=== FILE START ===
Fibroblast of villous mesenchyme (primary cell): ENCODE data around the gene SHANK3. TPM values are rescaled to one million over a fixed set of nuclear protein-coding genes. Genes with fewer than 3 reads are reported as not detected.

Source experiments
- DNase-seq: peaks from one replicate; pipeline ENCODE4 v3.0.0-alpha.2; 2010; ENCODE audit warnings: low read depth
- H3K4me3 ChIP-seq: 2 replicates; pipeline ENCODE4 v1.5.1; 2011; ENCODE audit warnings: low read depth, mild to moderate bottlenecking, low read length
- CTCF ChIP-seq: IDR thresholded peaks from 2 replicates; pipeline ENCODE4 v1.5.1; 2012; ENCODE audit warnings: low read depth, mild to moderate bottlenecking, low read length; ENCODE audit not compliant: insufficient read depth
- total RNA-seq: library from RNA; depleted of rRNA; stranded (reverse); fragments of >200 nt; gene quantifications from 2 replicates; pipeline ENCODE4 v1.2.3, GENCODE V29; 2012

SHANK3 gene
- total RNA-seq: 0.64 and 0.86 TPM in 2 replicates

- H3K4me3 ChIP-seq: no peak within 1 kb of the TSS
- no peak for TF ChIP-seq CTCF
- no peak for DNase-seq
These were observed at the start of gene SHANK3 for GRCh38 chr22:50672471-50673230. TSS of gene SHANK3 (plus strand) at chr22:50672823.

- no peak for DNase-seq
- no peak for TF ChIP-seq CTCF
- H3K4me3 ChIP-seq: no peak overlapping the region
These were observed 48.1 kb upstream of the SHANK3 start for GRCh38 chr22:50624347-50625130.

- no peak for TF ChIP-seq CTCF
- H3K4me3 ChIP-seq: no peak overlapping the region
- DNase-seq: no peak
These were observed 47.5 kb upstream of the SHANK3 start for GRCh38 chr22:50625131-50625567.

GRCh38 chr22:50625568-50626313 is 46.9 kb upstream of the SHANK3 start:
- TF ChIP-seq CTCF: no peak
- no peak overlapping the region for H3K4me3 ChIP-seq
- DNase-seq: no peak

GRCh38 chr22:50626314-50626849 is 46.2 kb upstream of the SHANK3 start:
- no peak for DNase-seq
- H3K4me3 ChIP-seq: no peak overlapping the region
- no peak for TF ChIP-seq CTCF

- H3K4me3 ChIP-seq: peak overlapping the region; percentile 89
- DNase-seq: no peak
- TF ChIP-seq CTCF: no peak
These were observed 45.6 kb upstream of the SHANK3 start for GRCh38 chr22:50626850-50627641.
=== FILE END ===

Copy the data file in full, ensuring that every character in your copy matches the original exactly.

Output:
Fibroblast of villous mesenchyme (primary cell): ENCODE data around the gene SHANK3. TPM values are rescaled to one million over a fixed set of nuclear protein-coding genes. Genes with fewer than 3 reads are reported as not detected.

Source experiments
- DNase-seq: peaks from one replicate; pipeline ENCODE4 v3.0.0-alpha.2; 2010; ENCODE audit warnings: low read depth
- H3K4me3 ChIP-seq: 2 replicates; pipeline ENCODE4 v1.5.1; 2011; ENCODE audit warnings: low read depth, mild to moderate bottlenecking, low read length
- CTCF ChIP-seq: IDR thresholded peaks from 2 replicates; pipeline ENCODE4 v1.5.1; 2012; ENCODE audit warnings: low read depth, mild to moderate bottlenecking, low read length; ENCODE audit not compliant: insufficient read depth
- total RNA-seq: library from RNA; depleted of rRNA; stranded (reverse); fragments of >200 nt; gene quantifications from 2 replicates; pipeline ENCODE4 v1.2.3, GENCODE V29; 2012

SHANK3 gene
- total RNA-seq: 0.64 and 0.86 TPM in 2 replicates

- H3K4me3 ChIP-seq: no peak within 1 kb of the TSS
- no peak for TF ChIP-seq CTCF
- no peak for DNase-seq
These were observed at the start of gene SHANK3 for GRCh38 chr22:50672471-50673230. TSS of gene SHANK3 (plus strand) at chr22:50672823.

- no peak for DNase-seq
- no peak for TF ChIP-seq CTCF
- H3K4me3 ChIP-seq: no peak overlapping the region
These were observed 48.1 kb upstream of the SHANK3 start for GRCh38 chr22:50624347-50625130.

- no peak for TF ChIP-seq CTCF
- H3K4me3 ChIP-seq: no peak overlapping the region
- DNase-seq: no peak
These were observed 47.5 kb upstream of the SHANK3 start for GRCh38 chr22:50625131-50625567.

GRCh38 chr22:50625568-50626313 is 46.9 kb upstream of the SHANK3 start:
- TF ChIP-seq CTCF: no peak
- no peak overlapping the region for H3K4me3 ChIP-seq
- DNase-seq: no peak

GRCh38 chr22:50626314-50626849 is 46.2 kb upstream of the SHANK3 start:
- no peak for DNase-seq
- H3K4me3 ChIP-seq: no peak overlapping the region
- no peak for TF ChIP-seq CTCF

- H3K4me3 ChIP-seq: peak overlapping the region; percentile 89
- DNase-seq: no peak
- TF ChIP-seq CTCF: no peak
These were observed 45.6 kb upstream of the SHANK3 start for GRCh38 chr22:50626850-50627641.